Morrison Center executive director James Patrick promised that this season would build on last year’s landmark run of “Wicked” with more blockbuster shows, according to the Idaho Statesman. “Wicked” ran from April 16 for a 24-show run, the longest run of a Broadway show in the center’s history.
The 2014-15 season brings two of the biggest tours on the road today, headlined by the nine-time Tony Award winner “The Book of Mormon,” one of the most talked about shows in the past two decades from “South Park” creators Trey Parker and Matt Stone and Robert Lopez of “Avenue Q.” It’s still one of the hottest — and hardest to get — tickets on Broadway. Here is a review of the show by Avery Russell.
The creators of “South Park” sure knew what they were doing when they wrote “The Book of Mormon.” Geared toward Mormons and non-Mormons alike, the goal of the musical is to hilariously offend you and it certainly does.
If you cannot take things with a grain of salt or chuckle at some inappropriate gags, I can guarantee that this show is not for you; to say that it is not for the politically correct would be an extreme understatement.
The musical combines dance, brilliant song, and crude humor that definitely keep the audience on their toes and laughing for the entire two and a half hour performance. Its witty banter and wild narrative makes it a show you do not want to miss.
It is a great “coming of age” story in which you follow the lives of two young men who get assigned to spend their Mormon missionary time period in Uganda, far from the desired Orlando, Florida they were hoping for. Elder Price seeks to do something extra “incredible” on his journey to change the world and is portrayed as the perfect Mormon missionary… at least to start. Elder Cunningham is the quirky yet intriguing companion of Price who teaches the village some outlandish tales about the history of the LDS church once he finally decides it’s time to “man up.”
Together these two men run into their fair share of interesting problems during their outreach to the people of Uganda but in the end prove to help the village despite not following the exact teachings the church had trained them to use.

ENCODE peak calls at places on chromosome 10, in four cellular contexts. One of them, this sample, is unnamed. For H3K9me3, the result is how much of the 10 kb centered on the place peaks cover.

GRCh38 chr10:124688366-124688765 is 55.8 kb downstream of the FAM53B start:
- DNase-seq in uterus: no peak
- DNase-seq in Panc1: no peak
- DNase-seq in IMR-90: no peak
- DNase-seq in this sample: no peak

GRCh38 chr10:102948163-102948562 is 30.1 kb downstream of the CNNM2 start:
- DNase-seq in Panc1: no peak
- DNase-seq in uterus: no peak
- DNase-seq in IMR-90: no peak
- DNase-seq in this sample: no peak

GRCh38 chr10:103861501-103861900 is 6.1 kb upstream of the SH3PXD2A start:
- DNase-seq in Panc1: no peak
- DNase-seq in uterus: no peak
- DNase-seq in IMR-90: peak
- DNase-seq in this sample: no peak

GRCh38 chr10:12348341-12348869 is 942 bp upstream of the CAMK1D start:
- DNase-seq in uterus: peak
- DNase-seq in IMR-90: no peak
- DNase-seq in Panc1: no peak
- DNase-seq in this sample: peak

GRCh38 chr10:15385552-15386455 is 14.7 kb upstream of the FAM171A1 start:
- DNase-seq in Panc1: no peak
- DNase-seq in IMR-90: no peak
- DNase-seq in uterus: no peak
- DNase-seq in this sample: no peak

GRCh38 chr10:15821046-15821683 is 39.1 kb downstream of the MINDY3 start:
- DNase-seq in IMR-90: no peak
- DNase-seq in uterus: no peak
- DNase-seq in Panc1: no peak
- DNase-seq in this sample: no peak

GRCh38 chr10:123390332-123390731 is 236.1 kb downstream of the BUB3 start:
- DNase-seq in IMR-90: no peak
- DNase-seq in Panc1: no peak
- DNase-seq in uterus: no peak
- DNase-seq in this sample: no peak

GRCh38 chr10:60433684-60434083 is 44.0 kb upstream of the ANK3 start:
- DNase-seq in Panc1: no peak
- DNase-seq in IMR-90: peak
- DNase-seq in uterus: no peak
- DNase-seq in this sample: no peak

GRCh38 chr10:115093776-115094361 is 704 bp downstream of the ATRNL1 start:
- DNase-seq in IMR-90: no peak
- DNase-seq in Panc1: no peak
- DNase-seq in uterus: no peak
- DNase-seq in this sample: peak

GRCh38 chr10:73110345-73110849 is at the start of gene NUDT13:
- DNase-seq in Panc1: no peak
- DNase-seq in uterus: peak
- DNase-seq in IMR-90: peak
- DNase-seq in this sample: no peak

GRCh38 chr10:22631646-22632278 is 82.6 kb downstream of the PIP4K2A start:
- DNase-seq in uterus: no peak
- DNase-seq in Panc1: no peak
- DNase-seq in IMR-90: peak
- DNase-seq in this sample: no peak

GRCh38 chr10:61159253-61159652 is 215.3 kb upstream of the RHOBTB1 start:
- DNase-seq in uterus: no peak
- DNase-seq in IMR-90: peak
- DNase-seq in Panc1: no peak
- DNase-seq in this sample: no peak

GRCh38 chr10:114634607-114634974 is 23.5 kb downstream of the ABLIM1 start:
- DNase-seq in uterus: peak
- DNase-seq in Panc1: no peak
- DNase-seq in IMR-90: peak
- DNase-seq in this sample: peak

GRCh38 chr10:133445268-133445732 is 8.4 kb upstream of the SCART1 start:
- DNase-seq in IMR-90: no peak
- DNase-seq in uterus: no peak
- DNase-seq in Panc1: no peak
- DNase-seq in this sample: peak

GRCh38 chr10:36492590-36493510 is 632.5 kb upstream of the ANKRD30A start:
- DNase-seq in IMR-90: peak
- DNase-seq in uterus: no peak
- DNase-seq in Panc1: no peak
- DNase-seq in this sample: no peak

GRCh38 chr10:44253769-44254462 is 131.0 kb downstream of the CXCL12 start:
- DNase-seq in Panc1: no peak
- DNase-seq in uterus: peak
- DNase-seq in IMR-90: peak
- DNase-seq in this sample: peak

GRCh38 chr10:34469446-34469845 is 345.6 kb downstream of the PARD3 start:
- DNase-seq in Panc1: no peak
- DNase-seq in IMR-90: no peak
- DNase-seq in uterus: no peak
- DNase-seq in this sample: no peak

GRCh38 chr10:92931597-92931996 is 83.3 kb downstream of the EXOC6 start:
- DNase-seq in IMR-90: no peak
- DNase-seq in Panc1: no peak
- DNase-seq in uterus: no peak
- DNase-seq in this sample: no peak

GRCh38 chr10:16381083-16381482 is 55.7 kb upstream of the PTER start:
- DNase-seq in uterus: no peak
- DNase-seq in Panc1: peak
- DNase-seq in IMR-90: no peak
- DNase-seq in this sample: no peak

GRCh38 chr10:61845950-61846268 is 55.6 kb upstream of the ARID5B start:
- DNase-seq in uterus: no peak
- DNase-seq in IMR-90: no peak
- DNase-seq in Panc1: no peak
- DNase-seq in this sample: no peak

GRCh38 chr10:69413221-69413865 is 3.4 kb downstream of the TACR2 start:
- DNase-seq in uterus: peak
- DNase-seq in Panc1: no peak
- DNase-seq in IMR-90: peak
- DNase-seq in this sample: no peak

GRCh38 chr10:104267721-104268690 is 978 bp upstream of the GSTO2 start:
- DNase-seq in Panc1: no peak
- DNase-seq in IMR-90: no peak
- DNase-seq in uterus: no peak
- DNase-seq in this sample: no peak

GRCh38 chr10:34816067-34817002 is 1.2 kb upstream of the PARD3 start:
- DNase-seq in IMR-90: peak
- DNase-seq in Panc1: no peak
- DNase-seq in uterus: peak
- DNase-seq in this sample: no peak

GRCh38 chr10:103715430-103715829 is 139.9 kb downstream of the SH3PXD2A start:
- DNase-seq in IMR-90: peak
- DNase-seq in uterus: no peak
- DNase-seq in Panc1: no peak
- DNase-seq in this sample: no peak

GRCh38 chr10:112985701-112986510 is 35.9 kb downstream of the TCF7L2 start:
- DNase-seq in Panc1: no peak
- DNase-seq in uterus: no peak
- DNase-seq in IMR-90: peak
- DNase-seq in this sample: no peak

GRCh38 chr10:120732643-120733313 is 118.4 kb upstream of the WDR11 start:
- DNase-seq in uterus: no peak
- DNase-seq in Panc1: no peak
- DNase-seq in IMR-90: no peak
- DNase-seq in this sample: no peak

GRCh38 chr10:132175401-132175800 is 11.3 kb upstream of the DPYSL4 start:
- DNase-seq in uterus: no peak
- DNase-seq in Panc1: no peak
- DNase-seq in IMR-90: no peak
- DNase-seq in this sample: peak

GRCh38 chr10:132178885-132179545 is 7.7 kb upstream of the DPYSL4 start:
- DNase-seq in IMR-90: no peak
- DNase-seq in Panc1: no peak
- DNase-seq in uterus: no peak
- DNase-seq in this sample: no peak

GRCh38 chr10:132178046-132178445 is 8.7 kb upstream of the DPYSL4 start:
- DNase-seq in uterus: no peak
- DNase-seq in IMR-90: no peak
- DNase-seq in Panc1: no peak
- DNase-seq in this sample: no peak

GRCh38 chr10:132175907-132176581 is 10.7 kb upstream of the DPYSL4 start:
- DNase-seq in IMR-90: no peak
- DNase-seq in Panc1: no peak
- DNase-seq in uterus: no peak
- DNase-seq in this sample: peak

“The Book of Mormon” is not exactly like the Mormon religion and there are many examples of this throughout the musical. Elder Price understands that Uganda is nothing like Florida and Africa cannot be compared to the cookie cutter version of “The Lion King.”
Although the profanity, sexual innuendos, and load of Mormon jokes may come off as offensive and vulgar to some, it is a genius magical production to many others. It touches on religion, love, growing up, and many different aspects of what it means to live life.
However, what really makes the show a winner are the amazing cast and crew who display a wide array of talent and awe. No matter your feelings about the jokes behind the Mormon faith or the sacrilegious humor throughout the storyline, I’m sure that many can agree about the incredible show put on by the company behind “The Book of Mormon.”
In the end, throughout all of the classic Mormon jokes and all of the shocking “did he just say what I think he said?” moments, there is a lesson to learn and that is that you can change the world even if you do it your way and break some of the rules.
The show came to a close with a standing ovation and a huge roar from the Boise crowd; it’s safe to say that the audience was pleased with the performance. Don’t be surprised weeks from now when you cannot get those hilarious satirical songs out of your head.
Avery — Originally from Grangeville, studied English and history at Northwest Nazarene University where she graduated this May with her B.A. She now works as a content marketing specialist for an eCommerce company in Meridian. In her free time she loves to write, read, and explore Boise.